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There are three primary types of devices. The most common are the types specified by ASME (American Society Of Mechanical Engineers),utilizing baffles, or a proprietary inlet diffuser.
Grease trap sizing is based on the size of the 2 or 3 compartment sink, dishwasher, pot sinks, and mop sinks. The cumulative flow rates of the aforementioned devices, as well as overall grease retention capacity (typically in pounds or kilograms) are considered. Currently, ASME Standard (ASME A112.14.3) is being adopted by both of the National Model Plumbing Codes that cover most of the United States. This standard requires that grease interceptors remove a minimum of 90% of the incoming FOGS. It also requires that grease interceptors are third-party tested and certified to 90 days compliance with the standard pumping. This third-party testing must be conducted by a recognized and approved third-party testing laboratory.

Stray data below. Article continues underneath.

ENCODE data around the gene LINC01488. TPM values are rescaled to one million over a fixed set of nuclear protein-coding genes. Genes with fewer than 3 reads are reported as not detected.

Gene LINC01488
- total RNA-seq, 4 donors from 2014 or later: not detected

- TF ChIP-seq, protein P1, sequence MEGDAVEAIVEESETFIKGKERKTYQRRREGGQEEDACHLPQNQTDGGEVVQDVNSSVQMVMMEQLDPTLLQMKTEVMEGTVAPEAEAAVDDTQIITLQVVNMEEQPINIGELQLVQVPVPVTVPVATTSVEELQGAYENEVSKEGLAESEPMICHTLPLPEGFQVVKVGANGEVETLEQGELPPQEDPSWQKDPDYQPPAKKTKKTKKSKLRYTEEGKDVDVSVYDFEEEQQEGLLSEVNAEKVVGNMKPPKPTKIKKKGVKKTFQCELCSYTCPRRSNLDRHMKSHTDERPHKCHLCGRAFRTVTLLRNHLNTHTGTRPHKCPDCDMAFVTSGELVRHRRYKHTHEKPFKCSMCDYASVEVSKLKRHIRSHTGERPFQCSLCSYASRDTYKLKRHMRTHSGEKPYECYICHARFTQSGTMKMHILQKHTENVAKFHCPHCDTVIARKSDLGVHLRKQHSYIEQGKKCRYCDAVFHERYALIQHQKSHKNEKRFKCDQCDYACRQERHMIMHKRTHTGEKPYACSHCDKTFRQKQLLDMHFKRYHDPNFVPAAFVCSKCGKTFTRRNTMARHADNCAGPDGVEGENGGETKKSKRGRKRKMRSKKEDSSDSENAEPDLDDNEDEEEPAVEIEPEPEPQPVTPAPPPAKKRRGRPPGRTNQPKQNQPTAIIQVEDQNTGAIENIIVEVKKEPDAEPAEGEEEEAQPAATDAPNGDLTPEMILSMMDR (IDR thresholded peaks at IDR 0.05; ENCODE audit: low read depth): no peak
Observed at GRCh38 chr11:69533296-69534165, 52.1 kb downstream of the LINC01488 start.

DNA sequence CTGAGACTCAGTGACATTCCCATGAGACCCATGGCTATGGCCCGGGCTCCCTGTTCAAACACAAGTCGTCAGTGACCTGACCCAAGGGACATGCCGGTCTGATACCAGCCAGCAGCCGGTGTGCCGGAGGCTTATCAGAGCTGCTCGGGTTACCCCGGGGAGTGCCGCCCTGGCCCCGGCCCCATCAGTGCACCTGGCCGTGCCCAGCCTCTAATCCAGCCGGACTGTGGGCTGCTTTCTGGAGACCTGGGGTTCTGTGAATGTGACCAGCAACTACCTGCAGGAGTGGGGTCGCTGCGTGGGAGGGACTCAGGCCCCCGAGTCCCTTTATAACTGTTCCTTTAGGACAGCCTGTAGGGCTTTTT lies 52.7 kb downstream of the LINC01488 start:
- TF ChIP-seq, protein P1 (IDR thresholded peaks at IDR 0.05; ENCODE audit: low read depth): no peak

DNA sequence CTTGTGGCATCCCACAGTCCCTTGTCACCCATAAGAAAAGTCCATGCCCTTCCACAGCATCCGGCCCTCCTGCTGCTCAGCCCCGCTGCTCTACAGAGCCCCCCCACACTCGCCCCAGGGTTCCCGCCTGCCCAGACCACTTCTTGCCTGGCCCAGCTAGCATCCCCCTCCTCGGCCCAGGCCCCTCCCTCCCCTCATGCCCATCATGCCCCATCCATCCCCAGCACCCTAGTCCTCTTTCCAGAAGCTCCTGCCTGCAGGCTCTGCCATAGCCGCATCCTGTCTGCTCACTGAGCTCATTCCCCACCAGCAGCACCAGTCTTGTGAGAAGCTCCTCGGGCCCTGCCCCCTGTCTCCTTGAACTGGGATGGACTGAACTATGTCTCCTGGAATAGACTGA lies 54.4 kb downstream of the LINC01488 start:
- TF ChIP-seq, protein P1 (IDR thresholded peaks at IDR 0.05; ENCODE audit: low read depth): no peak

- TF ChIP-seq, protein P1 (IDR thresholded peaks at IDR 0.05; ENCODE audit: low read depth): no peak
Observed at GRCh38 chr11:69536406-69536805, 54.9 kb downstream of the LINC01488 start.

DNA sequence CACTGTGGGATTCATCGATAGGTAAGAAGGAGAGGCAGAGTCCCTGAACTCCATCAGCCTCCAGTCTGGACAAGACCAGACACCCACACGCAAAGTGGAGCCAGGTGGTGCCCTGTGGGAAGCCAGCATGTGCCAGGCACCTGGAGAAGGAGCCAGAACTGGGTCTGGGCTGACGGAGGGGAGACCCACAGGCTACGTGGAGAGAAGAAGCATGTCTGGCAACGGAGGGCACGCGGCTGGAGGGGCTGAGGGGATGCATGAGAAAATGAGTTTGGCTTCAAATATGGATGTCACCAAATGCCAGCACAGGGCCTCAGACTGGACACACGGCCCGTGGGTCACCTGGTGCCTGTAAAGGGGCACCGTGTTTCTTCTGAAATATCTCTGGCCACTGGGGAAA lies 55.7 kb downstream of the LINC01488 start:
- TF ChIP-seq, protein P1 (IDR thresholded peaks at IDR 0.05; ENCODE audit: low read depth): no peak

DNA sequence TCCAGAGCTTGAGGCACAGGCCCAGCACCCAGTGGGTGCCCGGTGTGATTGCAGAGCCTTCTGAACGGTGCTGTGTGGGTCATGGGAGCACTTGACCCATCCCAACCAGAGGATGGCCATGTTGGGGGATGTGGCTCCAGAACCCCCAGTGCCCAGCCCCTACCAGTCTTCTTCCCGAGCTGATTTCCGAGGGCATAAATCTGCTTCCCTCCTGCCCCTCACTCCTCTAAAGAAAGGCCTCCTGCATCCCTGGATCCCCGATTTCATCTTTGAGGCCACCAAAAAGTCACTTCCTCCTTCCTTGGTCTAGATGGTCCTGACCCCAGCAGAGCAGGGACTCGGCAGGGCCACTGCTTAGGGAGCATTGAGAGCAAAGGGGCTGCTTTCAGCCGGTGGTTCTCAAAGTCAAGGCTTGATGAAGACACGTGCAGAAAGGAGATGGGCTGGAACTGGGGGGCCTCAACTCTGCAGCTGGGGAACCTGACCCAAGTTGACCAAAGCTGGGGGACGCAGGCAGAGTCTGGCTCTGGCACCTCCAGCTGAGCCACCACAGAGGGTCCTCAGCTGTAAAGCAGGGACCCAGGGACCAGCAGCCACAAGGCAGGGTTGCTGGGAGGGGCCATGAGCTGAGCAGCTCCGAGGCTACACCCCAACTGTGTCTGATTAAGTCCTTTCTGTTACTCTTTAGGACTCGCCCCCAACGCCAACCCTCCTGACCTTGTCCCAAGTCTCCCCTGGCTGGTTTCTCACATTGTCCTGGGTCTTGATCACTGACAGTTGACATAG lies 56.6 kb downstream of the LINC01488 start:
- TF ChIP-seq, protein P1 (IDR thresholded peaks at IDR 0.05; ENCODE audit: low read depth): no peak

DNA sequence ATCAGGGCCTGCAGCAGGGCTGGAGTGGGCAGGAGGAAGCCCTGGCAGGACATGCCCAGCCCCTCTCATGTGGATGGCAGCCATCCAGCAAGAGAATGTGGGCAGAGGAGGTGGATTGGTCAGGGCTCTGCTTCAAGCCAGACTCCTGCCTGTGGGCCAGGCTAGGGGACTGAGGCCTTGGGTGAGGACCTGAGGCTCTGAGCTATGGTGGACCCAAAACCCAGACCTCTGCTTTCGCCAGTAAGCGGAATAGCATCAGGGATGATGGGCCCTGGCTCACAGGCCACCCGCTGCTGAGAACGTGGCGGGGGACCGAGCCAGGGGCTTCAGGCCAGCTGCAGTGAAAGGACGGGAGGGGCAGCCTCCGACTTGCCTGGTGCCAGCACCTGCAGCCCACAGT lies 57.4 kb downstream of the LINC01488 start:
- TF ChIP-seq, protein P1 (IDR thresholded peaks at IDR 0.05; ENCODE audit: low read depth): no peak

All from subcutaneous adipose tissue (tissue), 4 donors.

The most common, passive grease traps, are small point of use units used under three compartment sinks within the kitchen. There has been little innovation in this in kitchen passive grease trap technology until recently with the introduction of a liner grease trap, which provide significant health, hygiene and safety benefits for end users. They restrict flow and remove 85-90% of the incoming FOG. Food Solids along with fats, oils, and grease are trapped and stored in these devices.